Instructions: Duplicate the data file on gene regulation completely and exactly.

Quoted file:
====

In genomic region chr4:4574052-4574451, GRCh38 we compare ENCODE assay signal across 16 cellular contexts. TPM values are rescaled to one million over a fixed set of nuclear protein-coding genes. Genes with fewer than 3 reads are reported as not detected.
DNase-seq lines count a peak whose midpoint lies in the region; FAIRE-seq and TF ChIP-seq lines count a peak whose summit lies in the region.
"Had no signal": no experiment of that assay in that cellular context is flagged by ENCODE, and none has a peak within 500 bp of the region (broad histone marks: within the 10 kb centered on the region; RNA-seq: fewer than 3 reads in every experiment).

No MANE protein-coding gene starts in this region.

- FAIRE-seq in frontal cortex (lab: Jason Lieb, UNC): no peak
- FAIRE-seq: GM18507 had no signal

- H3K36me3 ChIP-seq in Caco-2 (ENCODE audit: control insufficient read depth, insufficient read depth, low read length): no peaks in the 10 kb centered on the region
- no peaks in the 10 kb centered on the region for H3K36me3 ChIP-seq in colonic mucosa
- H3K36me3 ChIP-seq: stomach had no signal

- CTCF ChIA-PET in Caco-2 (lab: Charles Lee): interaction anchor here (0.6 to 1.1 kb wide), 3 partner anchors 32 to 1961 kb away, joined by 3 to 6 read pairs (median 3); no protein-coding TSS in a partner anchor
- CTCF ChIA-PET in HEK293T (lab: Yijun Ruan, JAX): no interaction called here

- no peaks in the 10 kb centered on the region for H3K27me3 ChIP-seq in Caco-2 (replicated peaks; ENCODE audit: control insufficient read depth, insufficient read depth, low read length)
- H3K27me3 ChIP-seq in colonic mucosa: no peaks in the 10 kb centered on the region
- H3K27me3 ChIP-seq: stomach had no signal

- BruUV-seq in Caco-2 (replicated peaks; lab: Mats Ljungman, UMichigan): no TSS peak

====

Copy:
In genomic region chr4:4574052-4574451, GRCh38 we compare ENCODE assay signal across 16 cellular contexts. TPM values are rescaled to one million over a fixed set of nuclear protein-coding genes. Genes with fewer than 3 reads are reported as not detected.
DNase-seq lines count a peak whose midpoint lies in the region; FAIRE-seq and TF ChIP-seq lines count a peak whose summit lies in the region.
"Had no signal": no experiment of that assay in that cellular context is flagged by ENCODE, and none has a peak within 500 bp of the region (broad histone marks: within the 10 kb centered on the region; RNA-seq: fewer than 3 reads in every experiment).

No MANE protein-coding gene starts in this region.

- FAIRE-seq in frontal cortex (lab: Jason Lieb, UNC): no peak
- FAIRE-seq: GM18507 had no signal

- H3K36me3 ChIP-seq in Caco-2 (ENCODE audit: control insufficient read depth, insufficient read depth, low read length): no peaks in the 10 kb centered on the region
- no peaks in the 10 kb centered on the region for H3K36me3 ChIP-seq in colonic mucosa
- H3K36me3 ChIP-seq: stomach had no signal

- CTCF ChIA-PET in Caco-2 (lab: Charles Lee): interaction anchor here (0.6 to 1.1 kb wide), 3 partner anchors 32 to 1961 kb away, joined by 3 to 6 read pairs (median 3); no protein-coding TSS in a partner anchor
- CTCF ChIA-PET in HEK293T (lab: Yijun Ruan, JAX): no interaction called here

- no peaks in the 10 kb centered on the region for H3K27me3 ChIP-seq in Caco-2 (replicated peaks; ENCODE audit: control insufficient read depth, insufficient read depth, low read length)
- H3K27me3 ChIP-seq in colonic mucosa: no peaks in the 10 kb centered on the region
- H3K27me3 ChIP-seq: stomach had no signal

- BruUV-seq in Caco-2 (replicated peaks; lab: Mats Ljungman, UMichigan): no TSS peak